Superior Court Judge Eric Lucas listens to an attorney during the Anthony Garver trial at the Snohomish County Courthouse on Oct. 9, 2019 in Everett. (Andy Bronson / Herald file)

Superior Court Judge Eric Lucas listens to an attorney during the Anthony Garver trial at the Snohomish County Courthouse on Oct. 9, 2019 in Everett. (Andy Bronson / Herald file)

Judge Eric Lucas, who broke barriers on bench, dies at 67

Lucas was the first Black judge elected to Snohomish County Superior Court.

EVERETT — Judge Eric Lucas, who made history as the first person of color to be elected to the Snohomish County Superior Court bench, has died.

The Everett man, born April 16, 1954, died over the past weekend, the Snohomish County Executive’s Office announced in a statement Wednesday afternoon. The cause of death was not publicly released.

“It leaves a big hole in our community,” Snohomish County NAACP president Janice Greene said Wednesday. “As the first African-American Superior Court judge, he really leaves a legacy. He’s been a pillar in our community for years. He was a supporter of equity and inclusion.”

The judge was first elected to the county bench in 2004. He served multiple terms, before announcing his retirement last year.

During his Superior Court tenure, Lucas spent four years as presiding judge of the Juvenile Offender Drug Court. He loved mentoring children and believed that is where he made the most difference. Outside the courthouse, the judge also dedicated his time to the children of Snohomish County.

“When you support youth like that, they grow up and go on to lead their own lives,” Greene said. “He did a lot of work to position them for success.”

Lucas was an active member of the Snohomish County NAACP. He led the organization’s annual “Prodigies for Peace” essay contest, encouraging children to draw connections between the people and events that shaped the civil rights movement and the social and systemic issues that influence their lives today. Recently, Lucas had been instrumental in engaging with the Marysville School District, when Black students’ lives were threatened.

The second of five children, Lucas was born in Spokane, where his family lived until 1966, according to a Daily Herald article about his retirement last year. His father, Moyes Lucas Sr., was an electrician who’d served at Fairchild Air Force Base. Lucas and his family moved to Western Washington, where they spent their first months here in a 27-foot trailer before swapping their Spokane house for a home owned by friends in Everett.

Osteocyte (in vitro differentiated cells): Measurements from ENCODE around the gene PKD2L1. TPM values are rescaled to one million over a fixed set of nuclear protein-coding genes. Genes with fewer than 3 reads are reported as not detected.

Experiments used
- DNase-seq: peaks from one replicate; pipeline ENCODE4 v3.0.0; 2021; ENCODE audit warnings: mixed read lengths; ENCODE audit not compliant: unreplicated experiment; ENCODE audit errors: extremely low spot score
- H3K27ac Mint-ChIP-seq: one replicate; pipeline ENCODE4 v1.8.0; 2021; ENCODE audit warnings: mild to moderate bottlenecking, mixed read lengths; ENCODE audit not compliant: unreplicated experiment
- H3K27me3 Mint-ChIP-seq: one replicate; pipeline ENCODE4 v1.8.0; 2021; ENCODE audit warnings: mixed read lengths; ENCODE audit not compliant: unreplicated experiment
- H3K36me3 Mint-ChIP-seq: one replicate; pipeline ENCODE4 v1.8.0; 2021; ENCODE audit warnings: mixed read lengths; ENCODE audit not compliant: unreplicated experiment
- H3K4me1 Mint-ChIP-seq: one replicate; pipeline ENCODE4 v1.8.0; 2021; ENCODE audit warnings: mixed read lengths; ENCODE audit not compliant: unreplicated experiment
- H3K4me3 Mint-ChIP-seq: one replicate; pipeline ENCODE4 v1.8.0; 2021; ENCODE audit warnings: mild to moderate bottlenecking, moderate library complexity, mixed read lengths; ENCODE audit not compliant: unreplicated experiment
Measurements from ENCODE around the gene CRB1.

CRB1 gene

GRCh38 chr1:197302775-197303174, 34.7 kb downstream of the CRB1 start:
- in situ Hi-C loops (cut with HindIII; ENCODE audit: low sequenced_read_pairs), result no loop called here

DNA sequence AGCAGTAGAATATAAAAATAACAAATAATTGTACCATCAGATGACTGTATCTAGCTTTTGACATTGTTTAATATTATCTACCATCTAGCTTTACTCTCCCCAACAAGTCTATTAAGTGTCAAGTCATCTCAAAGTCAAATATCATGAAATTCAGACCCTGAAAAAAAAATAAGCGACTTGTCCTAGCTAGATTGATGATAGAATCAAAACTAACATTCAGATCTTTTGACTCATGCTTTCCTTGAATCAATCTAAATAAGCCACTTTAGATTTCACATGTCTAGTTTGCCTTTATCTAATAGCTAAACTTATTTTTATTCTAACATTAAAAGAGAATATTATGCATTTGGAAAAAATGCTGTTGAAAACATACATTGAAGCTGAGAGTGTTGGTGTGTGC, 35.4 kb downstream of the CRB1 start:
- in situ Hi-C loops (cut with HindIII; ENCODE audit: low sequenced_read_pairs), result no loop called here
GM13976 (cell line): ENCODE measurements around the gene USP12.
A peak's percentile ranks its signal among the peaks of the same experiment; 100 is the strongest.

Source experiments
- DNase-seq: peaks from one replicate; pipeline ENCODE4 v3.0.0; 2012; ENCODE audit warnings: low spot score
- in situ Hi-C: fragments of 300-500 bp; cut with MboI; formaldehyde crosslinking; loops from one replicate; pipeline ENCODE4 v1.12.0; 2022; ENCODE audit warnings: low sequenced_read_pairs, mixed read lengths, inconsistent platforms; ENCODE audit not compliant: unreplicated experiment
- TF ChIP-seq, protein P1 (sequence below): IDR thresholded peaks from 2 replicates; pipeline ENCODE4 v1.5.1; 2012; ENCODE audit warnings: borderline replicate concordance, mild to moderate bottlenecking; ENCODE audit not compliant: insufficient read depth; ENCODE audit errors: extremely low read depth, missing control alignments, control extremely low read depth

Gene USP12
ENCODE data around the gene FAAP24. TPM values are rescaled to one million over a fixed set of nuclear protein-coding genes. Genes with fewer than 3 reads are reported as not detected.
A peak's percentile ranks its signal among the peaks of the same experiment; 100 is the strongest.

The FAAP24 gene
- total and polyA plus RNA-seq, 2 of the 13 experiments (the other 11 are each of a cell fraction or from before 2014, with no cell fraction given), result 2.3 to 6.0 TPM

Superior Court Judge Eric Lucas at the Snohomish County Courthouse on Dec. 8, 2020 in Everett. (Andy Bronson / Herald file)

Superior Court Judge Eric Lucas at the Snohomish County Courthouse on Dec. 8, 2020 in Everett. (Andy Bronson / Herald file)

Lucas spent most of his life in Snohomish County. In 1972, he graduated from the newly built Mariner High School. He was the new school’s first student body president. He’d also been his junior high’s president at Olympic View in Mukilteo.

An athlete and National Merit Semifinalist at Mariner, the young man was destined for higher education. He started his college journey at Stanford, then transferred to the University of Washington where he earned a bachelor’s degree in English literature with a minor in elementary education. Amid teacher layoffs in the 1980s, he changed career paths.

He thought it was a joke when he got an acceptance letter from Harvard Law School. By 1983 he had moved to Cambridge, Massachusetts, with his wife and two boys.

And by 1986, with a law degree from Harvard, the family was back in the Pacific Northwest. Lucas got a job as a deputy prosecuting attorney for King County, in the criminal division.

He met his wife, Beth Lucas, in the seventh grade. Married in 1974, they raised four sons, Joel, Jared, Ben and Peter.

Arrangements for his memorial service are in the works, an acquaintance said, but no details were available.

In a written statement Wednesday, Snohomish County Executive Dave Somers said Lucas was a bright light in the community and an engaging personality who will be sorely missed.

“Judge Lucas was not just an excellent judge,” Somers said, “he was an extraordinary leader and an inspiration to many.”

Ellen Dennis: 425-339-3486;; Twitter: @reporterellen

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